[preamble]SHOCKING new discovery – take care of patients like customers and they will come back.! Yes thy doctors, you are not unique. You are in a service industry – learn from the masters.
I have been telling you this for years now – wake up – smell the stethoscope![backtopost]
March 8, 2013 | By Gienna Shaw
I’ve heard countless hospital executives say it: They worked their butts off to improve patient satisfaction scores at their organization and those efforts paid off. They moved the needle … until the needle got stuck.
If you want to go (if you’ll pardon the business cliché), from good to great, the key is not to focus primarily on patient satisfaction or service excellence, argues Fred Lee, a patient relations and service consultant and author of “If Disney Ran Your Hospital.”
You read that right: The author of one of the best-known books on service excellence in the healthcare industry says you should not focus solely on service excellence in your quest to improve patient satisfaction scores.
Lee, who spoke at the College of Healthcare Information Management Executives at its CIO forum in New Orleans earlier this week, said hospitals that “hardwire” patient satisfaction and service excellence and concepts such as courtesy have maxed out the potential of these efforts.
“A service of courtesy is not enough in our business if we are not also meeting people’s emotional needs,” Lee said.
We’re all stuck in the same paradigm of the courteous hard-wired behaviors patients have come to expect, he added. Once something is expected, you have to do it. But doing so doesn’t make the patient a fan–rather, “you’ve only avoided disappointment [and] dissatisfaction.”
Think about it: Any fast food chain worker can follow a service excellence script. Greet the customer, look him or her in the eye, smile, ask them how you can best serve them today, thank them for their business. Burger King and its employees do just as good a job at following a script as you and your employees do. Maybe even better.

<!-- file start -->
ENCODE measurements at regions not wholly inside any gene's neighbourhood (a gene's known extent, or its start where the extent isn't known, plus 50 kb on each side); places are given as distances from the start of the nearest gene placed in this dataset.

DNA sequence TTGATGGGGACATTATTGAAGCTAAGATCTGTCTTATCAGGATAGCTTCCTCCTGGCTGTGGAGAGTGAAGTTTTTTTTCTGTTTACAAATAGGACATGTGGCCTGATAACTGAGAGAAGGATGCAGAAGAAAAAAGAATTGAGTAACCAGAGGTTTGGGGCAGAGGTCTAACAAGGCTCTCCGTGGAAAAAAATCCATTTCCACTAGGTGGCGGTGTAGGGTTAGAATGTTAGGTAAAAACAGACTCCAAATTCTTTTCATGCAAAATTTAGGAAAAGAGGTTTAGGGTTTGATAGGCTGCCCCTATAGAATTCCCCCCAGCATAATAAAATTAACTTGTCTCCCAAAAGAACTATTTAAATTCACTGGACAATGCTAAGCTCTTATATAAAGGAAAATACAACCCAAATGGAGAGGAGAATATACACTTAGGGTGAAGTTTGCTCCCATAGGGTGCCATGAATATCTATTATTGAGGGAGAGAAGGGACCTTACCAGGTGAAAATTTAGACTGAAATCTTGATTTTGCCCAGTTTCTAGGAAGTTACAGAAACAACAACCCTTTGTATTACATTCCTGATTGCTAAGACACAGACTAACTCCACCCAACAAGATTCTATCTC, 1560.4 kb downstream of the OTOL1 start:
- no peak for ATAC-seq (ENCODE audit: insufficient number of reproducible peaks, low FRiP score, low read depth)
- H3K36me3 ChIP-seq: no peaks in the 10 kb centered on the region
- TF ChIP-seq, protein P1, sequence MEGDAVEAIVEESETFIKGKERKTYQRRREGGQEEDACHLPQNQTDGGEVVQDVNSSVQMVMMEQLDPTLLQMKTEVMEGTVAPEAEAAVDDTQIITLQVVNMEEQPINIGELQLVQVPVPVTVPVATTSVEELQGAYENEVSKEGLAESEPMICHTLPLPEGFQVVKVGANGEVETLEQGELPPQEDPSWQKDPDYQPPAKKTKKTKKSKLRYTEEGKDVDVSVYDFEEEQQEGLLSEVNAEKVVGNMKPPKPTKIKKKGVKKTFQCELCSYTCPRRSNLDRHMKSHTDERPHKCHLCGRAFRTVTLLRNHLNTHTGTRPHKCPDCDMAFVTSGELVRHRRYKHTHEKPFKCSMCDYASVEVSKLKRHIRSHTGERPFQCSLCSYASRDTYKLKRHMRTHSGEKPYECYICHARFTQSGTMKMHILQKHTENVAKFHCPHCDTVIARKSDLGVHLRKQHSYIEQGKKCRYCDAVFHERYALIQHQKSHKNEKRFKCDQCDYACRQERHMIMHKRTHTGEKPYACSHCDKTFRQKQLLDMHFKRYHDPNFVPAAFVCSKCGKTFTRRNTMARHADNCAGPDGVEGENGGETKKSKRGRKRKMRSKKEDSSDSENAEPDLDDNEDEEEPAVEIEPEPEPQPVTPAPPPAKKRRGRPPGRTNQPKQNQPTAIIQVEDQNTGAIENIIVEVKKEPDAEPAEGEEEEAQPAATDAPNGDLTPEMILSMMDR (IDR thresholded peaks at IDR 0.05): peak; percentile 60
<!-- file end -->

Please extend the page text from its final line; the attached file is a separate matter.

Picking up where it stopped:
But ordering a burger and getting your blood drawn, for example, are two very different experiences. A nurse can come into a patient’s room, look the patient in the eye, smile and call him by name, introduce herself and explain why she’s there. She’s followed the script perfectly.
But that’s not enough.
“Patient perceptions are based on nonverbal cues that the patient doesn’t even know they’re picking up on,” Lee said. A nurse who’s frowning as she concentrates on finding a vein? That tells the patient that if this nurse finds a vein it will be pure luck.
A nurse who lets silence fill the room after the script is delivered? That just gives the patient time to start thinking about everything that could go wrong. “No one can stop that thought unless someone distracts you,” Lee said.
On the other hand, a nurse who comes in and, as she’s looking for that vein, assures the patient that she’s accomplished and that although it might hurt a bit she’s going to be as gentle as possible? That patient’s perception will be quite different–and his outcome and experience will be more positive, too.
“The best nurses tend to say something just before an invasive procedure such as a blood draw–it reduces the anxiety of the patient, which affects their pain threshold,” Lee said. “They don’t have to gush the whole time–just the instant before.”
Sometimes, Lee said, nurses are a little skeptical of the whole Tinkerbell thing.
“But I didn’t get that from Disney, I got it from clinical trials,” he said. “There’s a high correlation between lower pain ratings with your best nurses than with average nurses and they’re doing they exact same thing … How can there be that big a difference in pain perception when they’re all doing the exact same thing in the same way? You can see the results but you don’t know what caused it unless you have it on video.”
To that end, Lee said, one study took a group of nurses who frequently receive patient compliments and a group of nurses who either get no compliments or get complaints. They all gave patients shots using the same technique. Afterwards, the patients rated their pain on a scale of 1-5. Guess who had the lowest pain scores? The higher-rated nurses were not more technically competent. They didn’t have more experience. And they certainly didn’t just follow a script. But their patients’ perception of pain was lessened.
“Your best nurses didn’t learn that in a textbook,” he said. “They wanted to be true blessing to patients.”